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Ballot measure to spruce up city parks
Monday, February 28, 2000

San Franciscans love to play, but do they want to pay?

That's the question voters will answer on March 7 with two measures on the San Francisco ballot that call for sprucing up The City's parks, playgrounds and recreation centers.

"It's pretty clear to anyone who has gone by a neighborhood park or used a recreation center that they're run down and need help," said Isabel Wade, executive director of the Neighborhood Parks Council and an ardent backer of the proposals.

Proposition A is a $110 million bond measure that would pay for buying and building neighborhood recreation and park facilities, as well as fund renovations for existing ones. Among the projects on the list: new roofs, spruced up bathrooms and new drainage systems for playing fields.

It's been more than five decades since voters approved a bond for neighborhood parks and playgrounds.

The Prop. A debt would be paid off by residential property owners. To the owner of a house assessed at $300,000, for example, the extra tax could add up to $41.68 a year, if all the bonds were sold at the same time. Usually, however, the bonds are issued incrementally, keeping the annual tax hike to pay off the bonds lower.

Proposition C, a companion measure, would extend The City's open space fund, which doesn't raise property taxes, but simply carves out a portion of the property tax revenue pie to pay for new parks, after-school programs, urban forestry and community garden projects.

Right now, the Open Space Fund, which this year is expected to take in some $16 million, is set to expire in 2005; the proposal would add on another 25 years.

In addition, Prop. C would create a citizens' advisory committee, appointed from each of the new 11 supervisorial districts, to oversee the park and rec system through regular meetings, public hearings and budget reviews. It also mandates a five-year "strategic plan" and a 10-year plan for facility improvements.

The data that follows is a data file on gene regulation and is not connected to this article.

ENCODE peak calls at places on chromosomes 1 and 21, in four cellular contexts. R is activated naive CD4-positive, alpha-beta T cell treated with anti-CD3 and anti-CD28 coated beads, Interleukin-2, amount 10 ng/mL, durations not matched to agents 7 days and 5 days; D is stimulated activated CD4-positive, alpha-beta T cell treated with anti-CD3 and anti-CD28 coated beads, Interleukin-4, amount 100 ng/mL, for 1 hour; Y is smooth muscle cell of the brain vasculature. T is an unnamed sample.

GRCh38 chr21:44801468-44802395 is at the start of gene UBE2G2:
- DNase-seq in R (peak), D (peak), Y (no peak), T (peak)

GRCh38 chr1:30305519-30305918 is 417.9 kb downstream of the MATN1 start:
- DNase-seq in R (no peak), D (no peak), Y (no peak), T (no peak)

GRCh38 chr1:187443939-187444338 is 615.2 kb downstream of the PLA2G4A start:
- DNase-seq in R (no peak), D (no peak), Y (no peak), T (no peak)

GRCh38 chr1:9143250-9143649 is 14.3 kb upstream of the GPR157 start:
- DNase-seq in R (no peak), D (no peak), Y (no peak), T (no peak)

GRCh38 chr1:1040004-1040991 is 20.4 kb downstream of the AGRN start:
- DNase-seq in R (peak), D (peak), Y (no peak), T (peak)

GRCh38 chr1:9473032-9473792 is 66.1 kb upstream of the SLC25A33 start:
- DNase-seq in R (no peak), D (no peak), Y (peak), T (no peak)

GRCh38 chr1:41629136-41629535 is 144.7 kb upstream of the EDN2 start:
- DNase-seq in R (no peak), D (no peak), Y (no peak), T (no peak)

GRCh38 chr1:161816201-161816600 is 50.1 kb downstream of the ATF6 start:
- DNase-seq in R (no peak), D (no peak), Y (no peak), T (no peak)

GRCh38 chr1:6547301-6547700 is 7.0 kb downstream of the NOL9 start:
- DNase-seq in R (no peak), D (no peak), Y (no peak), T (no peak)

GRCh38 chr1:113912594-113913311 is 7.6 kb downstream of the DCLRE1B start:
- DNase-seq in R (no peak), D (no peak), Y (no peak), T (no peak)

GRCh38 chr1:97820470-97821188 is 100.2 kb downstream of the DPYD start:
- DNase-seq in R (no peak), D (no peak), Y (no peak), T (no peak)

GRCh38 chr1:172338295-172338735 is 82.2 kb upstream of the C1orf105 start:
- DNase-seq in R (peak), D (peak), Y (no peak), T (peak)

The measure would allow for the issuance of revenue bonds, which would be leveraged against the fund, and would allow the Recreation and Park Department to

carry over any unused funds from one year to the next.

Funds needed for improvements

The bond money and the open space funds would pay for improvements throughout The City.

To win, the Prop. A bond measure requires at least two-thirds support, not an easy prospect in a town where voters last year were tapped to pay for the rebuilding of Laguna Honda Hospital and also will decide next week on a bond proposal to fix up the California Academy of Sciences.

Prop. C needs a simply majority vote to be implemented.

Diamond Heights resident Richard Craib, president of Friends of Glen Canyon Park, backs both park measures, A and C. He sees the need every time he uses the Glen Park Recreation Center for community meetings or a game of pick-up volleyball.

"The gym floor is rotting," he said. "The restrooms absolutely smell like

a sewer."

Sparse Republican opposition

No organized opposition to either ballot proposition has emerged, but some individual Republicans paid for a handful of ballot arguments opposing Propositions A and C. Their bottom-line argument: "The repairs and construction . . . should be paid for out of current tax revenue - not interest-paying bonds."

Craib didn't disagree that in an ideal world it would be nice if the Recreation and Park Department's budget was plump enough to pay for everything. But, he said, the political reality has been such "that there are so many other priorities, we seem to get left out."

The Recreation and Park Department's budget this year totals some $89 million.

The big bucks proposals are a result of years of neglect by City Hall, particularly during the economically gloomy recession years of the early 1990s when rec and park programs were some of the first cut to balance the shaky budget.

The fallout is still felt, with leaky roofs at recreation centers, pocked softball fields and few new trees being planted to replace the dead ones.

A report released by the Recreation Department last year found that nearly $400 million in work is

eeded to shore up the more than 200 parks and recreation facilities in The City - excluding Golden Gate Park.

During the past couple of years, civic groups and City Hall have paid more attention to San Francisco's public parks and recreational resources.

A stronger economy, for example, has allowed Mayor Willie Brown and the Board of Supervisors to pump more general fund money into the system, and frustrated residents have adopted neighborhood parks on their own.

Philanthropists also have taken interest, vowing cash donations to pay for improvements. City officials promised to more aggressively go after state and federal grants. <

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